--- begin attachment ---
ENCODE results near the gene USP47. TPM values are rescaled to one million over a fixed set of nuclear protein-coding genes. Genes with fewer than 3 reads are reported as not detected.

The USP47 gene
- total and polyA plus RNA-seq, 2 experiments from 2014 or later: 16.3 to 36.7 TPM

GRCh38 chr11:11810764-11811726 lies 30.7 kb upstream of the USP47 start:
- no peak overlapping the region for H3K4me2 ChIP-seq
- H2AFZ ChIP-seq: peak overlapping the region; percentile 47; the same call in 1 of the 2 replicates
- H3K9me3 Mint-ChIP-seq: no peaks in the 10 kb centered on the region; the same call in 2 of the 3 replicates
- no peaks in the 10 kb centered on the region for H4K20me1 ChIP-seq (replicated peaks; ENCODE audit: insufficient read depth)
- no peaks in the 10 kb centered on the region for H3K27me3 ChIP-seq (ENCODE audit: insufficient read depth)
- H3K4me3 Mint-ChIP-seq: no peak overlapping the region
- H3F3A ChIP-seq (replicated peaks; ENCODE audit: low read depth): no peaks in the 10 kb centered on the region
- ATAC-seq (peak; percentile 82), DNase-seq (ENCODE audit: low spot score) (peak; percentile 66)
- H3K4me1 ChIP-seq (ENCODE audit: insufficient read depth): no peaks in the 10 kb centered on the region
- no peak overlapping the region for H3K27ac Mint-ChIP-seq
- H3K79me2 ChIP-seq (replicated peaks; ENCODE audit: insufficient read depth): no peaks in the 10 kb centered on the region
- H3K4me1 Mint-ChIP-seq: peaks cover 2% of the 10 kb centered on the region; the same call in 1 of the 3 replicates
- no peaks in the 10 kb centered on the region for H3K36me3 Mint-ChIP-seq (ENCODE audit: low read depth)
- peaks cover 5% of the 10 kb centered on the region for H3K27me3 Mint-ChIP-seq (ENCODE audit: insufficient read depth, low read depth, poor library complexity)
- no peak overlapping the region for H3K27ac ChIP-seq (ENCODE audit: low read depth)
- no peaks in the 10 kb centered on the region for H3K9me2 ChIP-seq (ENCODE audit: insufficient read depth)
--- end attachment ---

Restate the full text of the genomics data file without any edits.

ENCODE results near the gene USP47. TPM values are rescaled to one million over a fixed set of nuclear protein-coding genes. Genes with fewer than 3 reads are reported as not detected.

The USP47 gene
- total and polyA plus RNA-seq, 2 experiments from 2014 or later: 16.3 to 36.7 TPM

GRCh38 chr11:11810764-11811726 lies 30.7 kb upstream of the USP47 start:
- no peak overlapping the region for H3K4me2 ChIP-seq
- H2AFZ ChIP-seq: peak overlapping the region; percentile 47; the same call in 1 of the 2 replicates
- H3K9me3 Mint-ChIP-seq: no peaks in the 10 kb centered on the region; the same call in 2 of the 3 replicates
- no peaks in the 10 kb centered on the region for H4K20me1 ChIP-seq (replicated peaks; ENCODE audit: insufficient read depth)
- no peaks in the 10 kb centered on the region for H3K27me3 ChIP-seq (ENCODE audit: insufficient read depth)
- H3K4me3 Mint-ChIP-seq: no peak overlapping the region
- H3F3A ChIP-seq (replicated peaks; ENCODE audit: low read depth): no peaks in the 10 kb centered on the region
- ATAC-seq (peak; percentile 82), DNase-seq (ENCODE audit: low spot score) (peak; percentile 66)
- H3K4me1 ChIP-seq (ENCODE audit: insufficient read depth): no peaks in the 10 kb centered on the region
- no peak overlapping the region for H3K27ac Mint-ChIP-seq
- H3K79me2 ChIP-seq (replicated peaks; ENCODE audit: insufficient read depth): no peaks in the 10 kb centered on the region
- H3K4me1 Mint-ChIP-seq: peaks cover 2% of the 10 kb centered on the region; the same call in 1 of the 3 replicates
- no peaks in the 10 kb centered on the region for H3K36me3 Mint-ChIP-seq (ENCODE audit: low read depth)
- peaks cover 5% of the 10 kb centered on the region for H3K27me3 Mint-ChIP-seq (ENCODE audit: insufficient read depth, low read depth, poor library complexity)
- no peak overlapping the region for H3K27ac ChIP-seq (ENCODE audit: low read depth)
- no peaks in the 10 kb centered on the region for H3K9me2 ChIP-seq (ENCODE audit: insufficient read depth)